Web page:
Jowell See has become a sought-after advertising executive in China and proves that Filipinos have what it takes to outperform other foreign workers in the mainland.
As big multinational companies fall over themselves scrambling for a piece of the action in China, advertisers and marketers are just as frantic to capture the attention of billions of Chinese consumers. One of the busiest advertising executives making waves in the mainland is Jowell See, a Filipino, who handles various ad and marketing campaigns for such world-renowned brands as Dell, Intel, and Volvo.
Today, See is the youngest executive partner at Euro RSCG, a global firm recognized as one of the top five agencies in Beijing. (He is the only Filipino among Euro RSCG’s 250 employees.) The title is given to Euro’s senior staffers in China who have helped the outfit grow. He was also one of 16 recipients of the first Euro RSCG Star Performance award.
When he completes his eight year stint with Euro, See will soon transfer to Enfatico* as general manager of its Beijing office. ChinaBiz catches up with Jowell See in this interview.
ChinaBusiness: How did you end up going to China?
See: In 1997, China was not the place to be. My brother, Jeffrey, had a friend, who was working in China and he was looking for someone who spoke English fluently and who would be comfortable to work with.
There was an advertising job initially offered to my brother, but since he was not prepared to leave his business behind, he convinced me instead to give it a try.
I was and barely a year out of college and I considered the prospect of living abroad a novel and exciting idea. I went to the interview and got accepted. I’ve been living in China for 10 years now.
What are the advantages of living and working in China?
China, being one of the biggest and fastest growing economies in the world, presents a very ideal setting for learning and growth. Opportunities are vast and practically limitless, as long as you are determined and willing to work hard.
In my line of work, I meet people from different backgrounds and schools of thought, which makes for a very stimulating and challenging environment. Of course, the perks are considerably higher, too.
And the disadvantages?
Being away from family and friends is not easy. Manila will always be home to me. I’ve missed out on so many family gatherings and celebrations, but that is the price of working abroad.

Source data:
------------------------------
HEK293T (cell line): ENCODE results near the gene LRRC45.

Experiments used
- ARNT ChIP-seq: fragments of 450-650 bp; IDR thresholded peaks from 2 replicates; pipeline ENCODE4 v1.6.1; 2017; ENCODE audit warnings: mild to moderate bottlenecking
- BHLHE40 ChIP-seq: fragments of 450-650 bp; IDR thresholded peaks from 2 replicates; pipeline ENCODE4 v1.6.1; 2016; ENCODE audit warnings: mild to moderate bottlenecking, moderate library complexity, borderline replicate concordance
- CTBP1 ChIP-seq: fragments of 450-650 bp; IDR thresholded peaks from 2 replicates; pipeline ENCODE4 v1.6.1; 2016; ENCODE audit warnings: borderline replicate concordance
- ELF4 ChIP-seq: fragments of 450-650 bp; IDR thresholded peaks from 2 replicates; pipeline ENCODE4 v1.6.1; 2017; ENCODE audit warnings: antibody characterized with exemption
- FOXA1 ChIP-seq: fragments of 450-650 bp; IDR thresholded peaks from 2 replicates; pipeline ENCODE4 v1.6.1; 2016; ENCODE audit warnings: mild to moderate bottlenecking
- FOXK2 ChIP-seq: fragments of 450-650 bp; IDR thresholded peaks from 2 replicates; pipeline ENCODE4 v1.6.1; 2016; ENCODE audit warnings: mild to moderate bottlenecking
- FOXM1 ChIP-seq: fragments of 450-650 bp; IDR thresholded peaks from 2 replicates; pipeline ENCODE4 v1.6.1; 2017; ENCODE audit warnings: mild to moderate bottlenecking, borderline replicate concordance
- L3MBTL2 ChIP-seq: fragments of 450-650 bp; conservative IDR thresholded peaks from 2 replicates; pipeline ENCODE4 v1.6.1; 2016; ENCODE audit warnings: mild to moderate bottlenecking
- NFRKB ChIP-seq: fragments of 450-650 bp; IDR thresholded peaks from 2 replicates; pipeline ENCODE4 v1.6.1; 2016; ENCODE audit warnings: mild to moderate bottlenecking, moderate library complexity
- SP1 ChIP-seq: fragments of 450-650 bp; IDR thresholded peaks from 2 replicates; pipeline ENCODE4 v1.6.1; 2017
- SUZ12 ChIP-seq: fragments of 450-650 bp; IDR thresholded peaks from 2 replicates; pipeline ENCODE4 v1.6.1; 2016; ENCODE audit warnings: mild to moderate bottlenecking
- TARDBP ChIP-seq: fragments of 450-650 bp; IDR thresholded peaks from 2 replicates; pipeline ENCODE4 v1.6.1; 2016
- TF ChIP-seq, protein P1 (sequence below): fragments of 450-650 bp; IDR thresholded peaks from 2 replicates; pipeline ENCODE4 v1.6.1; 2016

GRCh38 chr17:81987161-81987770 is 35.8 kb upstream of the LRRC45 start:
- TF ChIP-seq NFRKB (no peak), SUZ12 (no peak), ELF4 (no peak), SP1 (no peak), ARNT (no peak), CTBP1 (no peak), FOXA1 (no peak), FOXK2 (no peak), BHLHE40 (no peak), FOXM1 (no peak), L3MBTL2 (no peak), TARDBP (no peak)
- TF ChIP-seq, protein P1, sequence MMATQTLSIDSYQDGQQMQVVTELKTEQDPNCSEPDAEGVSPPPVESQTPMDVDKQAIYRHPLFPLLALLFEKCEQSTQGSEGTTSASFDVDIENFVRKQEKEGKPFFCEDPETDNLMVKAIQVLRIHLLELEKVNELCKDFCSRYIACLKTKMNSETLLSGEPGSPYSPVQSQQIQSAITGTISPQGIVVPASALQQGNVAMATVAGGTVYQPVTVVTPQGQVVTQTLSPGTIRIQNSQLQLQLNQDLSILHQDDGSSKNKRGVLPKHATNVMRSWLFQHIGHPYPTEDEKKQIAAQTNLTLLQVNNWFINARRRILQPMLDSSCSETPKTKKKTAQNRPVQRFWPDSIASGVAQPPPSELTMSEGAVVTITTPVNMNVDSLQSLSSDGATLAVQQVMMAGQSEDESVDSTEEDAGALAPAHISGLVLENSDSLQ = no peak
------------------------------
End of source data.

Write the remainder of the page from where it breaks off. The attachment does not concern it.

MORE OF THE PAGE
The foreign work culture can sometimes be a major obstacle and a cause of stress. To get things done, you have to be flexible and bend to a different work style; you must adapt.
What are your responsibilities as an executive partner for Euro RSCG?
I oversee and manage the marketing communication needs, interactive marketing, and customer relations management business of Volvo, Dell, and other companies in China. I’ve always worked under the following principles: client satisfaction, account revenue generation, and employee retention. I will do the same with my new responsibility.
Tell us some of the challenges you’ve encountered in your work.
The differences between our work culture and theirs always come to mind. These posed some difficulties at the start, but I’ve simply coped the best way I knew how. Now, I’ve pretty much adjusted. As to communication, I manage to get by with my Mandarin, though it’s far from impeccable.
There are many successful Filipino professionals abroad. Where do you attribute this?
I think Filipinos are, by nature, flexible and have an easier time adjusting to other cultures. Maybe, the fact that we were colonized by western powers in the past and our deep exposure to their culture makes for a more open and east-meets-west thinking.
What do you think Filipinos should do to improve themselves and compete with other professionals abroad?
Avoid being satisfied with mediocrity. The drive for excellence is just not there. The “puwede na” (“this will do”) attitude still prevails among many Filipinos. Competition is tough out there, especially in China. There is no room for complacency and mediocrity if you wish to succeed and go far.
Discipline should also come from within. We sometimes wonder how Filipinos can be so disciplined in a foreign land with strict rules and penalties, but not in their own country; we often say, “Kaya naman pala.” (“It can be done, after all.”) There are no doubts about our abilities; it’s our will and determination that are often questioned.
What other pieces of advice can you give to other Filipinos working abroad?
Work hard; save harder. Spend within your means and try to put away at least 35%, if not more, of your income.
Try to understand the history and culture of your destination country. It will help you appreciate and understand the people better and enjoy living in your host country.
print ed: 08/08